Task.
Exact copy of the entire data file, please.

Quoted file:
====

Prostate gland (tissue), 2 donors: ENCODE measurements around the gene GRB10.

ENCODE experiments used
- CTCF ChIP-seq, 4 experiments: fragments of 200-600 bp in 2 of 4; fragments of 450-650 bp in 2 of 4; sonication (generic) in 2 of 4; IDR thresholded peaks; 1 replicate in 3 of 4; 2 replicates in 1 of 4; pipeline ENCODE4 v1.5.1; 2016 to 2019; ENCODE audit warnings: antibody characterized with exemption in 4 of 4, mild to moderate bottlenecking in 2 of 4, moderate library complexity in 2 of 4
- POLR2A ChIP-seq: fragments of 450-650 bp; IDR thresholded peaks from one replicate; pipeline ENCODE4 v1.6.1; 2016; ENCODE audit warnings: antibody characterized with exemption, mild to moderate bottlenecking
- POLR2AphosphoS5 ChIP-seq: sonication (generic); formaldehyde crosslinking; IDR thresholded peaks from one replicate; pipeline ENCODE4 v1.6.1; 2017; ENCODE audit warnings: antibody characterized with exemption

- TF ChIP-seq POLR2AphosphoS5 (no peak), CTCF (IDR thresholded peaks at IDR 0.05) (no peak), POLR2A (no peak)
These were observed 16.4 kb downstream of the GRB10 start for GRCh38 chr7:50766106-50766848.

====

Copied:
Prostate gland (tissue), 2 donors: ENCODE measurements around the gene GRB10.

ENCODE experiments used
- CTCF ChIP-seq, 4 experiments: fragments of 200-600 bp in 2 of 4; fragments of 450-650 bp in 2 of 4; sonication (generic) in 2 of 4; IDR thresholded peaks; 1 replicate in 3 of 4; 2 replicates in 1 of 4; pipeline ENCODE4 v1.5.1; 2016 to 2019; ENCODE audit warnings: antibody characterized with exemption in 4 of 4, mild to moderate bottlenecking in 2 of 4, moderate library complexity in 2 of 4
- POLR2A ChIP-seq: fragments of 450-650 bp; IDR thresholded peaks from one replicate; pipeline ENCODE4 v1.6.1; 2016; ENCODE audit warnings: antibody characterized with exemption, mild to moderate bottlenecking
- POLR2AphosphoS5 ChIP-seq: sonication (generic); formaldehyde crosslinking; IDR thresholded peaks from one replicate; pipeline ENCODE4 v1.6.1; 2017; ENCODE audit warnings: antibody characterized with exemption

- TF ChIP-seq POLR2AphosphoS5 (no peak), CTCF (IDR thresholded peaks at IDR 0.05) (no peak), POLR2A (no peak)
These were observed 16.4 kb downstream of the GRB10 start for GRCh38 chr7:50766106-50766848.